KID REPORTERS’ NOTEBOOK
Children's Book Stars Come Together
Since 1908, the American Library Association’s (ALA) Midwinter Meeting has been celebrating the power of libraries and literature to change people's lives. The annual meeting took place at the World Congress Center in Atlanta, Georgia, from January 20-24.
Each year, the event honors the past year's outstanding works of fiction and nonfiction. Kelly Barnhill won the John Newbery Medal, which recognizes the most oustanding contribution to children's literature, for a middle-grade fantasy called The Girl Who Drank the Moon (Algonquin Young Readers).
The Radiant Child: The Story of Young Artist Jean-Michel Basquiat (Little, Brown Books for Young Readers), won the Randolph Caldecott Medal for the most distinguished American picture book for children, as well as the Coretta Scott King (illustrator) Book Award. Radiant Child was written and illustrated by Javaka Steptoe.
March: Book Three (Top Shelf Productions), won four awards, including the Coretta Scott King (author) Book Award. March, which also won a National Book Award last November, was written by U.S. Congressman John Lewis and Andrew Aydin and illustrated by Nate Powell. The memoir recounts Lewis's heroic efforts for racial equality during the civil rights movement.
While at the event, I spoke with Kathryn Lasky, author of the upcoming Night Witches: A Novel of World War II (March 28, 2017, Scholastic), and Madelyn Rosenberg and Wendy Shang, co-authors of the upcoming This Is Just a Test (June 27, 2017, Scholastic).
Night Witches is based on a feared brigade of women who served as fighter pilots during World War II. This Is Just a Test tells the fictional story of a boy growing up in a Chinese-Jewish-American family. Here are excerpts from my conversations with the authors:
What inspired you to write a novel about Russian female fighter pilots?
Kathryn Lasky: It was my son who first told me about the Night Witches, as they were called. I thought, That would be a great idea for a book. I tucked it away in the back of my mind. About two months later, I read the obituary one of the Night Witches, Nadezhda Papova, in The New York Times and thought, I’ve got to do this. This is so incredible. What a story.
What was the biggest obstacle for the young women who joined the Night Witches?
KL: There were many. The cold during the winter, which was terrible, and they were flying in those open cockpit planes. Sometimes, it was so bitter that all of them—when the planes were on the ground—could be tipped over by heavy winds or snow drifts.
The tarps on the wings would protect them, so the women actually started sleeping on top of the wings when they were on the ground. But I think the biggest obstacle was the fear of dying. They were so brave, but they feared that their friends wouldn’t come back. It was terrible for them if their friends didn’t come home.
You’ve written more than 45 books. Which one is your favorite?
KL: That is always a hard question because it’s like saying, Who’s your favorite kid? It’s easier to say my favorite kind of book, which is historical fiction.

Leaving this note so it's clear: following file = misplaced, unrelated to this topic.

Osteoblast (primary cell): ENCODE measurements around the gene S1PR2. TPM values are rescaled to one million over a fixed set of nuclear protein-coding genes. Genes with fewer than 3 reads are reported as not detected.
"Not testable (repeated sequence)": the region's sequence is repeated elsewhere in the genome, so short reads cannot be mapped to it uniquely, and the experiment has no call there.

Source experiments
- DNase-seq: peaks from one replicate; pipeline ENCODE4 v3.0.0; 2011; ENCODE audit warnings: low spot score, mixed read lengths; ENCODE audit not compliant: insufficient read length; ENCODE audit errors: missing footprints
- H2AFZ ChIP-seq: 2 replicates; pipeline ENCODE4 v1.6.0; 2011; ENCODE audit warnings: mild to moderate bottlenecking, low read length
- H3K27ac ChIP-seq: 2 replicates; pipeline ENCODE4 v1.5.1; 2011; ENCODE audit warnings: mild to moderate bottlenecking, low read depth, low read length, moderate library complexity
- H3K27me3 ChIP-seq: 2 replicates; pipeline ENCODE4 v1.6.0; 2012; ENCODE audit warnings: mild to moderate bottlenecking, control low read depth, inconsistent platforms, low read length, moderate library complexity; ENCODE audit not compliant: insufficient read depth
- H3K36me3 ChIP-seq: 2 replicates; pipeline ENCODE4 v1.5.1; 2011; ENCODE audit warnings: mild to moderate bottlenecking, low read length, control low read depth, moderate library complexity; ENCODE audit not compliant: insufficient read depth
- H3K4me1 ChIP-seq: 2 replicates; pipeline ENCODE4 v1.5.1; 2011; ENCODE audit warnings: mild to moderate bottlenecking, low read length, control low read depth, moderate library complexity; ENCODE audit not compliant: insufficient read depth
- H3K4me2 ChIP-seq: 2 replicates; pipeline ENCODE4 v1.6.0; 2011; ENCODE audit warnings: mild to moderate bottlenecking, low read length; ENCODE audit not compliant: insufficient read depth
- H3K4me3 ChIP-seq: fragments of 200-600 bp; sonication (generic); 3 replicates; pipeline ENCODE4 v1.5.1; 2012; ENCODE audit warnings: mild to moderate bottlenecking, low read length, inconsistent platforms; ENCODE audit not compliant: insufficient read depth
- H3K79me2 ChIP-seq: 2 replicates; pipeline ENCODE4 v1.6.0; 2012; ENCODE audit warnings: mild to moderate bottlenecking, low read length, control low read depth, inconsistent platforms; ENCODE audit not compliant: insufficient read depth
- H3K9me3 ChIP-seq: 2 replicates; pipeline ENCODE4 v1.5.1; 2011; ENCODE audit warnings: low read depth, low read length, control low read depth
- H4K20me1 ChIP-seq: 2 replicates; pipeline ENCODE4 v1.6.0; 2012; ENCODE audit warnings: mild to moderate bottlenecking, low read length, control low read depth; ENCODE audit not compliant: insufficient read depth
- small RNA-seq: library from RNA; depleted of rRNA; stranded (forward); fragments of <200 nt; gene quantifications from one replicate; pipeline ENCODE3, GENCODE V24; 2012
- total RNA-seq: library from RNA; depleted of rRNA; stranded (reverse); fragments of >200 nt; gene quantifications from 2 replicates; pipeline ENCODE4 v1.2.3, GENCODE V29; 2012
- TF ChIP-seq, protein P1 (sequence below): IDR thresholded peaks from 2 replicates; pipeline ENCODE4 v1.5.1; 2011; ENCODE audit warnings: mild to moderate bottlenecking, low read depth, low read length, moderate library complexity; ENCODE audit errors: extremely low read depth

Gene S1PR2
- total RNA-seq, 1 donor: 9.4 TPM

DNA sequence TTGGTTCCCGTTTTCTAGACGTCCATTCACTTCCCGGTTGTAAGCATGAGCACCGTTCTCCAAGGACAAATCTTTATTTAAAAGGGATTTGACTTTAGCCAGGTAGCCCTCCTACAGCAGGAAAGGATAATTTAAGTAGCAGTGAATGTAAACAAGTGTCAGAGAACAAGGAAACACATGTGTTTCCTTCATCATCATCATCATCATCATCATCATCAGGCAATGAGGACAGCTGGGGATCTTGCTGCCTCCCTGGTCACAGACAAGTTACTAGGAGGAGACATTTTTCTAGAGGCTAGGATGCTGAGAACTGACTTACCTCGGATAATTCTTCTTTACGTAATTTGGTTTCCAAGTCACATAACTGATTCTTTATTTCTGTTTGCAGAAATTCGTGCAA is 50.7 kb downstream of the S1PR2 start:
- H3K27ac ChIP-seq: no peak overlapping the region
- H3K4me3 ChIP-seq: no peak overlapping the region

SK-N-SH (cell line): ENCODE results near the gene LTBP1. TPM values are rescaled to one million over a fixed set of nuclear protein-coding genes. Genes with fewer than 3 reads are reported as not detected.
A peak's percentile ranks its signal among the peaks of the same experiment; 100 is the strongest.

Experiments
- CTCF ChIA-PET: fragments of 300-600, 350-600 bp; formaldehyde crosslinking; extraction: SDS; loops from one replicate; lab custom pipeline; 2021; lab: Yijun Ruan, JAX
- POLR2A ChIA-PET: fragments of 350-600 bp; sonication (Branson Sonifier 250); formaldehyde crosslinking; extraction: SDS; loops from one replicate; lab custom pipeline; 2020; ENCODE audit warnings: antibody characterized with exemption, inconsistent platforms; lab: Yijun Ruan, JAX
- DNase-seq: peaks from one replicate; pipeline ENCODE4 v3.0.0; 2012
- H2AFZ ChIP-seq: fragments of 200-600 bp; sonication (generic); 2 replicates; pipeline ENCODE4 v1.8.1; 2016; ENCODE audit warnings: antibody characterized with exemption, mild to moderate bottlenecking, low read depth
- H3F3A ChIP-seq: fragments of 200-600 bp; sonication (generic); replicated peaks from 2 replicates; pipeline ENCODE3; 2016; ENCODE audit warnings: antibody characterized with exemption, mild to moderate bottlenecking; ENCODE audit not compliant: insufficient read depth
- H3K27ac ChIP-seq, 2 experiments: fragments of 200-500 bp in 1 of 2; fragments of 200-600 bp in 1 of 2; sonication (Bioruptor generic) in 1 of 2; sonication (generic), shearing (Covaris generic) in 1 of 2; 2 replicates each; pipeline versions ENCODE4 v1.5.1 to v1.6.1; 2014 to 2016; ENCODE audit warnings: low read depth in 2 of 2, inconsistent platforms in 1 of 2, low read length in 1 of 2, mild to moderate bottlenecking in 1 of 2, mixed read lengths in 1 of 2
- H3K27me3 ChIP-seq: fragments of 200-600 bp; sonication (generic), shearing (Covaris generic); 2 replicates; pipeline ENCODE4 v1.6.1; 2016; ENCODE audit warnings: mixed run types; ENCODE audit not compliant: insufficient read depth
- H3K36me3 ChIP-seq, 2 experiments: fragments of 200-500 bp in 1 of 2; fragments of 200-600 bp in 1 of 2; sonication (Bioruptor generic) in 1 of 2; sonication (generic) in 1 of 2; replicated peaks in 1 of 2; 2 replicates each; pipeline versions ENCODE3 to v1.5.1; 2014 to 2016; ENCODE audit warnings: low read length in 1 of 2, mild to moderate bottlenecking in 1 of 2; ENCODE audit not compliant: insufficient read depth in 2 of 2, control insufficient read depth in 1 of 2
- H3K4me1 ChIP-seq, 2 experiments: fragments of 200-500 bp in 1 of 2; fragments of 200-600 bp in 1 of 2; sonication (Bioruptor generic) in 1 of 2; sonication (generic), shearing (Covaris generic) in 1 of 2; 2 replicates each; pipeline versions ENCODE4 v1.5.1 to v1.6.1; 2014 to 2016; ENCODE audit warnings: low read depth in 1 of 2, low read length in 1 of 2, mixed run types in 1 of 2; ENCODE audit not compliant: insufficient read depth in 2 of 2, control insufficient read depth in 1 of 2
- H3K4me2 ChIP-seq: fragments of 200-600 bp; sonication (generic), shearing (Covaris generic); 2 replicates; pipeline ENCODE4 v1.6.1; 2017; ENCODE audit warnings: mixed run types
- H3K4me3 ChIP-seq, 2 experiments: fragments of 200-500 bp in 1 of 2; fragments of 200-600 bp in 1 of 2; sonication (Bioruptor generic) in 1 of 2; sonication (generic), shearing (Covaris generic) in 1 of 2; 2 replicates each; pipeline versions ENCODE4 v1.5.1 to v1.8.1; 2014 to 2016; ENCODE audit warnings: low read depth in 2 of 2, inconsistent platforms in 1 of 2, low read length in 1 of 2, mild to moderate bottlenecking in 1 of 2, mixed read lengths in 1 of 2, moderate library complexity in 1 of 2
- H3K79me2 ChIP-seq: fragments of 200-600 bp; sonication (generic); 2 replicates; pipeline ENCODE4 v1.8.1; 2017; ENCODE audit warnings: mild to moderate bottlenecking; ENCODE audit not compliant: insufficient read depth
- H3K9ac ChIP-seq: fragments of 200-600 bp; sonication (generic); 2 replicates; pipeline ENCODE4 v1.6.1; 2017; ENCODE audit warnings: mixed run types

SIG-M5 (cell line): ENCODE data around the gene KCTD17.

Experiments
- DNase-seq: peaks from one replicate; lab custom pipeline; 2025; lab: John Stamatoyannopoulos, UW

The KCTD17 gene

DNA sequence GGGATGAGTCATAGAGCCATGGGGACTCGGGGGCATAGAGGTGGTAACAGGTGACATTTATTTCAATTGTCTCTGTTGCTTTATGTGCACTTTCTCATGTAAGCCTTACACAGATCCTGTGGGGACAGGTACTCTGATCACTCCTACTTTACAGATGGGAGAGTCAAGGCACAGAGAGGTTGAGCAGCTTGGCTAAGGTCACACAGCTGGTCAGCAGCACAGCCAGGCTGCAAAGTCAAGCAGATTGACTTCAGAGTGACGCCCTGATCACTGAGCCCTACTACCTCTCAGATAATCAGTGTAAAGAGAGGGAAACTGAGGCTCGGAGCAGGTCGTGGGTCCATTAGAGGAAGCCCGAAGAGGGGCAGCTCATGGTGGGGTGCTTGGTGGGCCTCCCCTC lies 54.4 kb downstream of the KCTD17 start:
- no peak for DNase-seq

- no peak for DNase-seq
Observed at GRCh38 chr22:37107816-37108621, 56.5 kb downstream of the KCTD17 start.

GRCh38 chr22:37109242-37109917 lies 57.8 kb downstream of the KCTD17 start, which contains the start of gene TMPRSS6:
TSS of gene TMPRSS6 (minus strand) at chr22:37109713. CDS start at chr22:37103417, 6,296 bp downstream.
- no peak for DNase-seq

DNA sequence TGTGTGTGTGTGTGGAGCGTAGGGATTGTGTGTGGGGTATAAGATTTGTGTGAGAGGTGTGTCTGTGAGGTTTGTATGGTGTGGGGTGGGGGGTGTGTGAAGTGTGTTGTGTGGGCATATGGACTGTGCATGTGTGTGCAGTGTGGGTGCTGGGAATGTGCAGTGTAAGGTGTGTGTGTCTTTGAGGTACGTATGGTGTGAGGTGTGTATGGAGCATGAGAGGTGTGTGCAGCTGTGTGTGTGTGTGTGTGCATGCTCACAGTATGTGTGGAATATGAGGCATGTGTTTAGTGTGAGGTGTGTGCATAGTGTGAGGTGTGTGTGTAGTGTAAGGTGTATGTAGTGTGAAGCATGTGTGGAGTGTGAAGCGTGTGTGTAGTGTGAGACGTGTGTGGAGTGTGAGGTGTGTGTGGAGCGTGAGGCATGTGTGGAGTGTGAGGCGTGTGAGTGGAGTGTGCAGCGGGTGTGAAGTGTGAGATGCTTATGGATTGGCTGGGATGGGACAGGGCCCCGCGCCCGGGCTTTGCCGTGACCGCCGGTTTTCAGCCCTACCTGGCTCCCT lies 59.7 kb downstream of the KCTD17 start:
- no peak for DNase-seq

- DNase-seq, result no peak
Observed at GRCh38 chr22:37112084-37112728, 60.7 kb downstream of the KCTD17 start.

David's grandmothers both want him to follow their cultural traditions. Are the traditions described in the book inspired by personal experiences?
Madelyn Rosenberg: Part of the Jewish side is certainly inspired by some things that were from my life. My grandmother was always saying to me, “I want you to marry a Jewish man.” It’s something that grandparents always say, which I did not do. But a lot of the traditions in the book are things from our own lives. Even the Thanksgiving tradition of going around and saying what you’re thankful for, which isn’t Jewish or Chinese, is something I took from my own family.
Wendy Shang: I am Chinese, but my husband is not. There is always that kind of struggle to keep things in balance and have your children influenced by both sides of the family.
How did setting this book during the Cold War help shape the story?
WS: It was the engine of the book, because first we were relying on more superficial inspirations, like Trivial Pursuit, like the music.
MR: When we were growing up in the 1980s, we were truly afraid that there was going to be a nuclear war. We were afraid that the tensions were going to get out of hand. That was the shadow of our childhood. One thing we realized while we were writing is that everybody’s childhood has a different shadow.
Do you have any interests like the ones David’s trivia team has?
WS: I love visiting bookstores and libraries. I’ve been to a bookstore in Maui. It’s kind of neat to see how they’re all different. The one in Maui has the most gorgeous view.
MR: I’m not sure I have anything like that. I pick up rocks from every place I go.
WS: She knows more bands that I don’t know about.
Are there any children’s books that you enjoy reading?
MR: That is, in fact, most of what we read. We read more kids’ books than books for adults. The Phantom Tollbooth is easily my favorite book of all time.
WS: You read that book, and it changes the way you think.
MR: It does. The book made me like the way you can play with words. In adult life, I’ve read a lot of Daniel Pinkwater.
WS: I love reading books set in historic America—The Great Brain books, for example, which are set in late 19th century Utah.
MR: And The Little House series by Laura Ingalls Wilder.